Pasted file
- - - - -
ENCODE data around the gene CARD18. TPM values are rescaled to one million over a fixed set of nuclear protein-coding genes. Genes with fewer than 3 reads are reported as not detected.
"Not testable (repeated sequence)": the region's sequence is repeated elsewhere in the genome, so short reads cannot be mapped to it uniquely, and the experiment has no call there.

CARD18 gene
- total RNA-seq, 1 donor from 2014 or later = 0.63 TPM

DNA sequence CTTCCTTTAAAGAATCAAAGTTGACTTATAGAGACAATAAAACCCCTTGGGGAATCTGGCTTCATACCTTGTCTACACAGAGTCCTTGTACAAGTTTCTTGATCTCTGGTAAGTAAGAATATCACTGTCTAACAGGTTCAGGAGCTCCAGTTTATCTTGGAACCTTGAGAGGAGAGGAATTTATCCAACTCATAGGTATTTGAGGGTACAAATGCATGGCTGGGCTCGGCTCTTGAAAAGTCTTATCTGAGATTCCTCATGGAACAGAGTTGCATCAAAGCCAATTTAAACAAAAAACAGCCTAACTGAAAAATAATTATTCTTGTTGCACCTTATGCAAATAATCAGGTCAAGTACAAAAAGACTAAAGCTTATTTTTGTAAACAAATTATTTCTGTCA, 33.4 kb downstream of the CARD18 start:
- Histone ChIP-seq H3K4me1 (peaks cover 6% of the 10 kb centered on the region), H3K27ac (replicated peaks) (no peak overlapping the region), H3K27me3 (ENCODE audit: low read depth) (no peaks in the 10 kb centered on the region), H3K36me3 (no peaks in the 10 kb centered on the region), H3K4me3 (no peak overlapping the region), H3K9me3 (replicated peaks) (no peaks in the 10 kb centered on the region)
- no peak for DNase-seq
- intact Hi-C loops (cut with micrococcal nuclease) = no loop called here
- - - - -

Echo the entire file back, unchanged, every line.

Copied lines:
ENCODE data around the gene CARD18. TPM values are rescaled to one million over a fixed set of nuclear protein-coding genes. Genes with fewer than 3 reads are reported as not detected.
"Not testable (repeated sequence)": the region's sequence is repeated elsewhere in the genome, so short reads cannot be mapped to it uniquely, and the experiment has no call there.

CARD18 gene
- total RNA-seq, 1 donor from 2014 or later = 0.63 TPM

DNA sequence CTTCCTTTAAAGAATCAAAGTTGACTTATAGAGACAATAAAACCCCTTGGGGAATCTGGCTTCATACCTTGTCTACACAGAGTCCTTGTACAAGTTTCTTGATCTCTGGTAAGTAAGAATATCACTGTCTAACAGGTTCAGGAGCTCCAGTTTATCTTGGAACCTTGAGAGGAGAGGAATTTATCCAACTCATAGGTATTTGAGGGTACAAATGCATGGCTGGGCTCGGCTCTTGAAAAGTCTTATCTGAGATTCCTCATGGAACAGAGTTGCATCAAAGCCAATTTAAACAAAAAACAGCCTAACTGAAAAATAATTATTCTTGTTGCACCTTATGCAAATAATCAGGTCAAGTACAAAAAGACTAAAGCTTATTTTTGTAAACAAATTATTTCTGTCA, 33.4 kb downstream of the CARD18 start:
- Histone ChIP-seq H3K4me1 (peaks cover 6% of the 10 kb centered on the region), H3K27ac (replicated peaks) (no peak overlapping the region), H3K27me3 (ENCODE audit: low read depth) (no peaks in the 10 kb centered on the region), H3K36me3 (no peaks in the 10 kb centered on the region), H3K4me3 (no peak overlapping the region), H3K9me3 (replicated peaks) (no peaks in the 10 kb centered on the region)
- no peak for DNase-seq
- intact Hi-C loops (cut with micrococcal nuclease) = no loop called here